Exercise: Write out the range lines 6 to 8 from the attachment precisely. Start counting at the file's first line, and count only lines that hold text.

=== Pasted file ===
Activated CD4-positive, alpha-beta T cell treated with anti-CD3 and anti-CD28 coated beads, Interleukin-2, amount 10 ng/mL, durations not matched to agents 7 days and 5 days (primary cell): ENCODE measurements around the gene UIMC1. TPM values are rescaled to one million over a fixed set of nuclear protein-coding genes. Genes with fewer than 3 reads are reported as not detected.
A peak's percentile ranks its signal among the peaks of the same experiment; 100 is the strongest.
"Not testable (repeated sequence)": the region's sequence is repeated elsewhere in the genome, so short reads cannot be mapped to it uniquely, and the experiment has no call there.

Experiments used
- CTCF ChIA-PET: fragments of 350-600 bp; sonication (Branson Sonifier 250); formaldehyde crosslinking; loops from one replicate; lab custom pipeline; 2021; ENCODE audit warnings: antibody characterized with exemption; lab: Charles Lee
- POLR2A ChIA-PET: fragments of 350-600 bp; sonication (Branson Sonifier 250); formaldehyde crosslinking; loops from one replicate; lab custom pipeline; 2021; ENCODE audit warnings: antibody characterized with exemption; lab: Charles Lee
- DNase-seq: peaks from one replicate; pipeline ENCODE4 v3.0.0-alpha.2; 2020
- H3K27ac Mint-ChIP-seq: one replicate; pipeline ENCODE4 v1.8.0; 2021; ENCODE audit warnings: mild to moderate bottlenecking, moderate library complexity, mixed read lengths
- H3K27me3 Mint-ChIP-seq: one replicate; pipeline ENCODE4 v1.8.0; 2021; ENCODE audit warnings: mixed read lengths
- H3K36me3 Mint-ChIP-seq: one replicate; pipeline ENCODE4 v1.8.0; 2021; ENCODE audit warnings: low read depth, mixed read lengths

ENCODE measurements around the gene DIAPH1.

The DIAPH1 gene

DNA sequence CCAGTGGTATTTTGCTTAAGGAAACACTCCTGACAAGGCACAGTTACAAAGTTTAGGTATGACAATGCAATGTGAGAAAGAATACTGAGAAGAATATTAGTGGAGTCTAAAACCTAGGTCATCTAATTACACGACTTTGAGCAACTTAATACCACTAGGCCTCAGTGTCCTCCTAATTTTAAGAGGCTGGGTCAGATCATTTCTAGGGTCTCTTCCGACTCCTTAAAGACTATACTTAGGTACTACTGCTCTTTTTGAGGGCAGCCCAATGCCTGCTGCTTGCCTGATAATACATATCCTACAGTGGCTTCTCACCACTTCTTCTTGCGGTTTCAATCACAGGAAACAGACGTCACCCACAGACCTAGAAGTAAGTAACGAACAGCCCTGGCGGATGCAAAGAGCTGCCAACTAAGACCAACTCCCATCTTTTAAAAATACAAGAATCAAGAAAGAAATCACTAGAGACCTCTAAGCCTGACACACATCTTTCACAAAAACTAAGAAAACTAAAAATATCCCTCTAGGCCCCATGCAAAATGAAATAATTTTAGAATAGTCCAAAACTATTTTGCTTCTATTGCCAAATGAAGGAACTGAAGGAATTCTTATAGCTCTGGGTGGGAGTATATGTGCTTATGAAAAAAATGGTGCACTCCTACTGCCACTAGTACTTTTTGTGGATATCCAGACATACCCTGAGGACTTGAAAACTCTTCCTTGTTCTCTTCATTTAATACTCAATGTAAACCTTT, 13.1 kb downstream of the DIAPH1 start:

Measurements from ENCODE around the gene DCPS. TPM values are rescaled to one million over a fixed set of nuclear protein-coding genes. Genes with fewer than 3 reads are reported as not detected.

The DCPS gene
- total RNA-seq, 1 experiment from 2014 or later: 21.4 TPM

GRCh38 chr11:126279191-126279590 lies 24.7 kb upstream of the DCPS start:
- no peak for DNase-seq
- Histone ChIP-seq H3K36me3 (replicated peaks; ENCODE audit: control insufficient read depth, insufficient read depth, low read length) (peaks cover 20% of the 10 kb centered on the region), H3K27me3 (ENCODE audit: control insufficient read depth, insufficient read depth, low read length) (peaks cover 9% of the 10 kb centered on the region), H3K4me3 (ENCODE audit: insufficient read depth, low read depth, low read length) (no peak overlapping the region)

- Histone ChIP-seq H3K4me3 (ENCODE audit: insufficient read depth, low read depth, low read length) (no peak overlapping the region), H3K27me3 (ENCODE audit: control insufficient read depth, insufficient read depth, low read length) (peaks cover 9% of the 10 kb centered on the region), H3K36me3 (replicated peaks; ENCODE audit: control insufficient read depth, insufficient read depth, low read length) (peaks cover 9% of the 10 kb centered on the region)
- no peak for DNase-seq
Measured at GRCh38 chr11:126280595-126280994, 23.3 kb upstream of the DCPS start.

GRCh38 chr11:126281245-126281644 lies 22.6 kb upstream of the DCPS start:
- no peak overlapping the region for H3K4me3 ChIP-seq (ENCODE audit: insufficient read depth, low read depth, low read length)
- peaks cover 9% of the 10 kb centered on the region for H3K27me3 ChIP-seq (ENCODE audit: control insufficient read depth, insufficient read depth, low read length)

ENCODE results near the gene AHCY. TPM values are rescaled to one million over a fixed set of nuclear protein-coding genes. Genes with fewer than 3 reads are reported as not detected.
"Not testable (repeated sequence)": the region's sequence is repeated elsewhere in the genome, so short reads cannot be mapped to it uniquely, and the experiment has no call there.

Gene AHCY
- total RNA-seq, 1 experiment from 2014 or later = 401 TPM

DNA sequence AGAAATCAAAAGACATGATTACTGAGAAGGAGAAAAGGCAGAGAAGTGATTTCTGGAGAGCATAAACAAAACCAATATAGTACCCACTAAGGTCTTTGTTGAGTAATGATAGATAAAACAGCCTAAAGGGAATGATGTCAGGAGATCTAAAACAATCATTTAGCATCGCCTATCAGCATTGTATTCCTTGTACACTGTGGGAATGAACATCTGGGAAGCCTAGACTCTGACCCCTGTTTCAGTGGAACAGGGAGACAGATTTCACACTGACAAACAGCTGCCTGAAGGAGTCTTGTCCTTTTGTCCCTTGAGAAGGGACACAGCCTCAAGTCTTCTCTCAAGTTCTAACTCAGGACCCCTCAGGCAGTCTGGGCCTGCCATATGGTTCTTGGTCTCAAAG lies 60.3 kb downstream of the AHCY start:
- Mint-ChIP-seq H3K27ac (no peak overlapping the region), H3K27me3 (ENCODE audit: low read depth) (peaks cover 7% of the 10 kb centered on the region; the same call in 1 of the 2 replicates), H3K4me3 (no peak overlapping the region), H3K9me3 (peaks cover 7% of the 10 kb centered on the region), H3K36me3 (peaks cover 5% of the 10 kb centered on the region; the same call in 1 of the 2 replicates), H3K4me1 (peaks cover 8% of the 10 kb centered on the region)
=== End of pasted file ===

- POLR2A ChIA-PET: fragments of 350-600 bp; sonication (Branson Sonifier 250); formaldehyde crosslinking; loops from one replicate; lab custom pipeline; 2021; ENCODE audit warnings: antibody characterized with exemption; lab: Charles Lee
- DNase-seq: peaks from one replicate; pipeline ENCODE4 v3.0.0-alpha.2; 2020
- H3K27ac Mint-ChIP-seq: one replicate; pipeline ENCODE4 v1.8.0; 2021; ENCODE audit warnings: mild to moderate bottlenecking, moderate library complexity, mixed read lengths